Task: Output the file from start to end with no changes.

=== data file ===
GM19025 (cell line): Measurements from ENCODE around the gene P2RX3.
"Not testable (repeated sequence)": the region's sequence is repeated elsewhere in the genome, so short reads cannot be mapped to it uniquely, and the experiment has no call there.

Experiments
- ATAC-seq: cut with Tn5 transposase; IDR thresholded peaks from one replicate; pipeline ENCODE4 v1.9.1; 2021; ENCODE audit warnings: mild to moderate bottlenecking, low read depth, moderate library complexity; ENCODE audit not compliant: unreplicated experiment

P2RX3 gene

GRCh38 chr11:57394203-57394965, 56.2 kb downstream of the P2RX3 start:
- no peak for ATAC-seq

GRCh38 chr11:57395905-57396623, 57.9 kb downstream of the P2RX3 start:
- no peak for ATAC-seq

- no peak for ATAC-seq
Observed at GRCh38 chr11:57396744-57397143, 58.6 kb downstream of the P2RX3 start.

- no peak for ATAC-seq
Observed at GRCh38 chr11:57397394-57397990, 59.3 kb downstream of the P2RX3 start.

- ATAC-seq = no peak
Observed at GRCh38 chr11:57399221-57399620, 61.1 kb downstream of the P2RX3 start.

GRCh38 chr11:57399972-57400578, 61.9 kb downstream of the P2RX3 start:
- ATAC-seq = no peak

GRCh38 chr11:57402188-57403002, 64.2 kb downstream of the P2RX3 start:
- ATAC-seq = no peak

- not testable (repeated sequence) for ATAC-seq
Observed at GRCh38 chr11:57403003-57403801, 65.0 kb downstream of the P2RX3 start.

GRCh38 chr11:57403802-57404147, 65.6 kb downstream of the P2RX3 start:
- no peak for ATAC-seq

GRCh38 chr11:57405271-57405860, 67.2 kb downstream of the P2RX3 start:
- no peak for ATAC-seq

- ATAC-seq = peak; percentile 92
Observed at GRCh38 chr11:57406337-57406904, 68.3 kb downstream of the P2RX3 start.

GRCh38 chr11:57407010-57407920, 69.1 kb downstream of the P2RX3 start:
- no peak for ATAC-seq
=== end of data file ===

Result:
GM19025 (cell line): Measurements from ENCODE around the gene P2RX3.
"Not testable (repeated sequence)": the region's sequence is repeated elsewhere in the genome, so short reads cannot be mapped to it uniquely, and the experiment has no call there.

Experiments
- ATAC-seq: cut with Tn5 transposase; IDR thresholded peaks from one replicate; pipeline ENCODE4 v1.9.1; 2021; ENCODE audit warnings: mild to moderate bottlenecking, low read depth, moderate library complexity; ENCODE audit not compliant: unreplicated experiment

P2RX3 gene

GRCh38 chr11:57394203-57394965, 56.2 kb downstream of the P2RX3 start:
- no peak for ATAC-seq

GRCh38 chr11:57395905-57396623, 57.9 kb downstream of the P2RX3 start:
- no peak for ATAC-seq

- no peak for ATAC-seq
Observed at GRCh38 chr11:57396744-57397143, 58.6 kb downstream of the P2RX3 start.

- no peak for ATAC-seq
Observed at GRCh38 chr11:57397394-57397990, 59.3 kb downstream of the P2RX3 start.

- ATAC-seq = no peak
Observed at GRCh38 chr11:57399221-57399620, 61.1 kb downstream of the P2RX3 start.

GRCh38 chr11:57399972-57400578, 61.9 kb downstream of the P2RX3 start:
- ATAC-seq = no peak

GRCh38 chr11:57402188-57403002, 64.2 kb downstream of the P2RX3 start:
- ATAC-seq = no peak

- not testable (repeated sequence) for ATAC-seq
Observed at GRCh38 chr11:57403003-57403801, 65.0 kb downstream of the P2RX3 start.

GRCh38 chr11:57403802-57404147, 65.6 kb downstream of the P2RX3 start:
- no peak for ATAC-seq

GRCh38 chr11:57405271-57405860, 67.2 kb downstream of the P2RX3 start:
- no peak for ATAC-seq

- ATAC-seq = peak; percentile 92
Observed at GRCh38 chr11:57406337-57406904, 68.3 kb downstream of the P2RX3 start.

GRCh38 chr11:57407010-57407920, 69.1 kb downstream of the P2RX3 start:
- no peak for ATAC-seq